Ferrets make good pets and are happy living alone or with another ferret.
They are social animals and often like meeting new people. They are fun, playful, and active. Ferrets are not pets that can be caged all the time like gerbils, hamsters, and mice. Ferrets need the freedom to run, jump, and explore your home every day -ensure your home is appropriately “ferret proofed” first! A ferret that is kept exclusively in a cage may become a very unhealthy pet.
Even though most ferrets are quite friendly, they are not recommended for young children. If handled roughly, it is possible for a ferret to bite or scratch when frightened by a child’s overzealous affection.
Download the Ferret Care Guide.
When Should I Bring My Sick Ferret to the Vet?
- Not eating or drinking
- Straining to urinate
- Trouble breathing
- Unresponsive, unconscious or limp
- Actively bleeding
Ferret Health Care
- New patient exams and yearly examinations are strongly recommended to help your ferret live a long and happy life.
- Annual bloodwork is strongly recommended as your ferret starts to age as it can help detect the early onset of diseases.
- Ferrets can occasionally get hairballs that lead to intestinal blockages. Administering laxatone, a feline hairball remedy, 1-2 times can help prevent this.
- Ferrets need vaccines just like cats and dogs! Ferrets should be vaccinated against two life-threatening diseases – rabies and distemper. They require initial doses as young ferrets and then boosters every year.
- Ferrets can get heartworms and in certain areas of the US require year-round heartworm prevention.
- Spaying and neutering of ferrets are recommended for health and welfare benefits. Most obtained from pet stores are already neutered but check with your veterinarian if you are unsure.
- If you notice any changes in your ferret’s behavior, appetite, or bowel movements we would recommend contacting your veterinarian immediately.
- Consider cages with multiple levels and ramps to give plenty of areas for ferrets to play and climb.
- Ensure cage doors can be securely latched.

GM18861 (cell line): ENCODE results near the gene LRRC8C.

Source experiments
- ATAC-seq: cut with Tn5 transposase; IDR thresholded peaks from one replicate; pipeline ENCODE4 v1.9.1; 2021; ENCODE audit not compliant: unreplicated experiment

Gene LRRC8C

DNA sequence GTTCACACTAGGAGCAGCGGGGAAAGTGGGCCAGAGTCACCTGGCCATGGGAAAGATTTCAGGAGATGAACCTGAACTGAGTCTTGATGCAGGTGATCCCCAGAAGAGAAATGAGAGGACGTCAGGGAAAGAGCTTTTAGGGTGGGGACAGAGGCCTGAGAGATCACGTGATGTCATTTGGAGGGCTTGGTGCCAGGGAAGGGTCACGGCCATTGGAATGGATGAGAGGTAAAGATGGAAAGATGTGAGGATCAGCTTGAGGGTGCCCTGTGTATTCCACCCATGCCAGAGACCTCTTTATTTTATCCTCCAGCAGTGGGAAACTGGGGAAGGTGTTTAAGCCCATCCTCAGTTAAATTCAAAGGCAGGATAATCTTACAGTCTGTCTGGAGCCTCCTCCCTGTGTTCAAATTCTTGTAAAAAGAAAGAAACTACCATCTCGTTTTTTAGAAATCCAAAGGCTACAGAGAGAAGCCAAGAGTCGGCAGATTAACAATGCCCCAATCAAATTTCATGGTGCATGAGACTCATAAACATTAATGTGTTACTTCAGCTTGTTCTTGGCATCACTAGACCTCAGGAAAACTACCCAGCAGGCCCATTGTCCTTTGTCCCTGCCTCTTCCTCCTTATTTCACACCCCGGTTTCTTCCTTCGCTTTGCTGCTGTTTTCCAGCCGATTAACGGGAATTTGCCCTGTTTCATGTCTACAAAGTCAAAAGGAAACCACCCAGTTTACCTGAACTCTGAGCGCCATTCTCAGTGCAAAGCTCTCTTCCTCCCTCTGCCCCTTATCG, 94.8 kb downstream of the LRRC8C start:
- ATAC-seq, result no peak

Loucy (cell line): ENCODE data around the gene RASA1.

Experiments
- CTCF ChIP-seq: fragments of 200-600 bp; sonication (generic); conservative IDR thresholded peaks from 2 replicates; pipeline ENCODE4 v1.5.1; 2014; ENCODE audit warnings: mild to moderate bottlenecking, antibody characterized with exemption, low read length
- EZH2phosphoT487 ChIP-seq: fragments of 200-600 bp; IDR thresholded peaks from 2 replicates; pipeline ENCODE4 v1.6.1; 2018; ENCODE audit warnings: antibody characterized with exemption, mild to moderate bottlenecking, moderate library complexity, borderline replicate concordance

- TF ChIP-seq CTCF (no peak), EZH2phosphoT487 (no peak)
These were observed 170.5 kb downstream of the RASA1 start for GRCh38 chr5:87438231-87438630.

- Minimum of 2×4 feet for 1-2 ferrets but the larger the cage the better.
- Avoid cedar and pine shavings – these can cause irritation to the nose and lungs and contribute to respiratory disease.
- CareFresh or recycled newspaper beddings (eg Yesterday’s News) are recommended as they are good absorbable unscented materials.
- Always have a litter box available.
- Avoid cat litter as your ferret may consume it.
- Ensure to clean the bedding regularly – spot cleans the bedding/litter box daily and changes all the bedding 1-2 times a week.
- Ferrets enjoy burrowing and hiding so be sure to provide tunnels, blankets, hammocks, and towels for them to hide and sleep in.
- Check the bedding daily for any signs that your ferret is chewing or ingesting it. If so provide a small cardboard box with clean straw/hay as a sleeping area instead and contact your veterinarian.
- Always have fresh water available.
- Complete ferret diets high in protein are recommended such as Marshalls, Totally ferret or Wysong.
- Occasional treats can be given such as cooked boneless meat or small pieces of egg and used as rewards for training.
- Avoid sugary foods and carbohydrates as your ferret will struggle to digest them.
- Ferrets tend to eat multiple small meals throughout the day which is often easily achieved by having food always available to them.
- Allow your ferret daily exercise and playtime out of the cage.
- Ferrets are very inquisitive and like to play and chew with household items which can be hazardous to them. Supervise closely any out-of-cage playtime and ‘ferret proof’ any rooms they play in.
- Be sure to remove any foam/rubber items, headphones, shoes, erasers, or other objects off the floor to prevent your ferret ingesting them.